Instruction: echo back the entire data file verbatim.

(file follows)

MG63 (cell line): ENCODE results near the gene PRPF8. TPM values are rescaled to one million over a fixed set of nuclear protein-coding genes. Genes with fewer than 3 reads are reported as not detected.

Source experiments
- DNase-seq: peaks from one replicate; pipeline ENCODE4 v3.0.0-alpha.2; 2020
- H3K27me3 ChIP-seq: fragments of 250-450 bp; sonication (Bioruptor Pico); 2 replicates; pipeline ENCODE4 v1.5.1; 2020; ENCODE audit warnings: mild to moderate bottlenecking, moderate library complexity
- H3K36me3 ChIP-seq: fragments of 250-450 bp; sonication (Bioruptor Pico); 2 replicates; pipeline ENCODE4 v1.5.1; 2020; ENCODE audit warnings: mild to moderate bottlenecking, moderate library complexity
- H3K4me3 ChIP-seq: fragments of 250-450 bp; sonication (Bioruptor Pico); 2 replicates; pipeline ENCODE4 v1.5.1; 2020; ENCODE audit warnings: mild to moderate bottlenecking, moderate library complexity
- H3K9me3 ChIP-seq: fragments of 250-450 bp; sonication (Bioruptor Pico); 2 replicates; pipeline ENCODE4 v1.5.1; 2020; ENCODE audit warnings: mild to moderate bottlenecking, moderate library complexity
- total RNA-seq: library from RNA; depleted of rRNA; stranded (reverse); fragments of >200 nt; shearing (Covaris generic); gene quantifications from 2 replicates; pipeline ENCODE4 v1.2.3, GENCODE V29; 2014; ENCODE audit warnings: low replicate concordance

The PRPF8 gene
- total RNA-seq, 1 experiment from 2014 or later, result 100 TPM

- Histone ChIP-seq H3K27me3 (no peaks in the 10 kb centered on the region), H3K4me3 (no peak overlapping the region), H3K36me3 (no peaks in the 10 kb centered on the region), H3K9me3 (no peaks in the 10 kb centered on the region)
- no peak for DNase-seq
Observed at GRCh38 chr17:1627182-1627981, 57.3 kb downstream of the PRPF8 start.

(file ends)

MG63 (cell line): ENCODE results near the gene PRPF8. TPM values are rescaled to one million over a fixed set of nuclear protein-coding genes. Genes with fewer than 3 reads are reported as not detected.

Source experiments
- DNase-seq: peaks from one replicate; pipeline ENCODE4 v3.0.0-alpha.2; 2020
- H3K27me3 ChIP-seq: fragments of 250-450 bp; sonication (Bioruptor Pico); 2 replicates; pipeline ENCODE4 v1.5.1; 2020; ENCODE audit warnings: mild to moderate bottlenecking, moderate library complexity
- H3K36me3 ChIP-seq: fragments of 250-450 bp; sonication (Bioruptor Pico); 2 replicates; pipeline ENCODE4 v1.5.1; 2020; ENCODE audit warnings: mild to moderate bottlenecking, moderate library complexity
- H3K4me3 ChIP-seq: fragments of 250-450 bp; sonication (Bioruptor Pico); 2 replicates; pipeline ENCODE4 v1.5.1; 2020; ENCODE audit warnings: mild to moderate bottlenecking, moderate library complexity
- H3K9me3 ChIP-seq: fragments of 250-450 bp; sonication (Bioruptor Pico); 2 replicates; pipeline ENCODE4 v1.5.1; 2020; ENCODE audit warnings: mild to moderate bottlenecking, moderate library complexity
- total RNA-seq: library from RNA; depleted of rRNA; stranded (reverse); fragments of >200 nt; shearing (Covaris generic); gene quantifications from 2 replicates; pipeline ENCODE4 v1.2.3, GENCODE V29; 2014; ENCODE audit warnings: low replicate concordance

The PRPF8 gene
- total RNA-seq, 1 experiment from 2014 or later, result 100 TPM

- Histone ChIP-seq H3K27me3 (no peaks in the 10 kb centered on the region), H3K4me3 (no peak overlapping the region), H3K36me3 (no peaks in the 10 kb centered on the region), H3K9me3 (no peaks in the 10 kb centered on the region)
- no peak for DNase-seq
Observed at GRCh38 chr17:1627182-1627981, 57.3 kb downstream of the PRPF8 start.